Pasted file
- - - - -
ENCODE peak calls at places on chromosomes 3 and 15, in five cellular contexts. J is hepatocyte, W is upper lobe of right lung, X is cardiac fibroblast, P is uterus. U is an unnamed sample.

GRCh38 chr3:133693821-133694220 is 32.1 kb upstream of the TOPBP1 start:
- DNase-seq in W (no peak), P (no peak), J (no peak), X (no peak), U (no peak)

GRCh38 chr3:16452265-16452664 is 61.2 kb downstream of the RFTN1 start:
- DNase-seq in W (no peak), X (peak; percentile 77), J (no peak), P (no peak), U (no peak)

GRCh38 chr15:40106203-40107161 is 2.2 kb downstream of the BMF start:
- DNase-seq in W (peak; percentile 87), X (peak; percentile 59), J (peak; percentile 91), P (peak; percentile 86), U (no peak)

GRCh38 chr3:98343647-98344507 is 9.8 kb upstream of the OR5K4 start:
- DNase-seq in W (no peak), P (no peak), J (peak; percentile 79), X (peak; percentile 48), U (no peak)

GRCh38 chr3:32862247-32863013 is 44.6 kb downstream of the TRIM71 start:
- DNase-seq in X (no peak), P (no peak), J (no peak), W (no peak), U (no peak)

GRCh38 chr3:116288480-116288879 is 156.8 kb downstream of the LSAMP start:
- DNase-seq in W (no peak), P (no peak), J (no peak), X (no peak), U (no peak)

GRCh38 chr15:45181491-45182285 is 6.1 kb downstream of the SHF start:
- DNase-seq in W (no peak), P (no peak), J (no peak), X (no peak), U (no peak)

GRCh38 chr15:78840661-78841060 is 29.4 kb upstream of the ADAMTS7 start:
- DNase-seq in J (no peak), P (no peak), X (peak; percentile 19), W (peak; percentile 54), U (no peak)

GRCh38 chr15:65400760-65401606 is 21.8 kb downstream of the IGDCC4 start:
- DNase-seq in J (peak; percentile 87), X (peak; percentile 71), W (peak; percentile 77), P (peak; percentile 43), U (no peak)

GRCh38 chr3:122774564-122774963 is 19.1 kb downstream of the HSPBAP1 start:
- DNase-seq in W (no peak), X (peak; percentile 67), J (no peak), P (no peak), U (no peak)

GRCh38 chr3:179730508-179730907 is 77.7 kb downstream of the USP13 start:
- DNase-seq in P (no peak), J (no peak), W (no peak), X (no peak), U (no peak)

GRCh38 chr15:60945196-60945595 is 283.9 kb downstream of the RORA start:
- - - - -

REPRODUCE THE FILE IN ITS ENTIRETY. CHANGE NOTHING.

ENCODE peak calls at places on chromosomes 3 and 15, in five cellular contexts. J is hepatocyte, W is upper lobe of right lung, X is cardiac fibroblast, P is uterus. U is an unnamed sample.

GRCh38 chr3:133693821-133694220 is 32.1 kb upstream of the TOPBP1 start:
- DNase-seq in W (no peak), P (no peak), J (no peak), X (no peak), U (no peak)

GRCh38 chr3:16452265-16452664 is 61.2 kb downstream of the RFTN1 start:
- DNase-seq in W (no peak), X (peak; percentile 77), J (no peak), P (no peak), U (no peak)

GRCh38 chr15:40106203-40107161 is 2.2 kb downstream of the BMF start:
- DNase-seq in W (peak; percentile 87), X (peak; percentile 59), J (peak; percentile 91), P (peak; percentile 86), U (no peak)

GRCh38 chr3:98343647-98344507 is 9.8 kb upstream of the OR5K4 start:
- DNase-seq in W (no peak), P (no peak), J (peak; percentile 79), X (peak; percentile 48), U (no peak)

GRCh38 chr3:32862247-32863013 is 44.6 kb downstream of the TRIM71 start:
- DNase-seq in X (no peak), P (no peak), J (no peak), W (no peak), U (no peak)

GRCh38 chr3:116288480-116288879 is 156.8 kb downstream of the LSAMP start:
- DNase-seq in W (no peak), P (no peak), J (no peak), X (no peak), U (no peak)

GRCh38 chr15:45181491-45182285 is 6.1 kb downstream of the SHF start:
- DNase-seq in W (no peak), P (no peak), J (no peak), X (no peak), U (no peak)

GRCh38 chr15:78840661-78841060 is 29.4 kb upstream of the ADAMTS7 start:
- DNase-seq in J (no peak), P (no peak), X (peak; percentile 19), W (peak; percentile 54), U (no peak)

GRCh38 chr15:65400760-65401606 is 21.8 kb downstream of the IGDCC4 start:
- DNase-seq in J (peak; percentile 87), X (peak; percentile 71), W (peak; percentile 77), P (peak; percentile 43), U (no peak)

GRCh38 chr3:122774564-122774963 is 19.1 kb downstream of the HSPBAP1 start:
- DNase-seq in W (no peak), X (peak; percentile 67), J (no peak), P (no peak), U (no peak)

GRCh38 chr3:179730508-179730907 is 77.7 kb downstream of the USP13 start:
- DNase-seq in P (no peak), J (no peak), W (no peak), X (no peak), U (no peak)

GRCh38 chr15:60945196-60945595 is 283.9 kb downstream of the RORA start: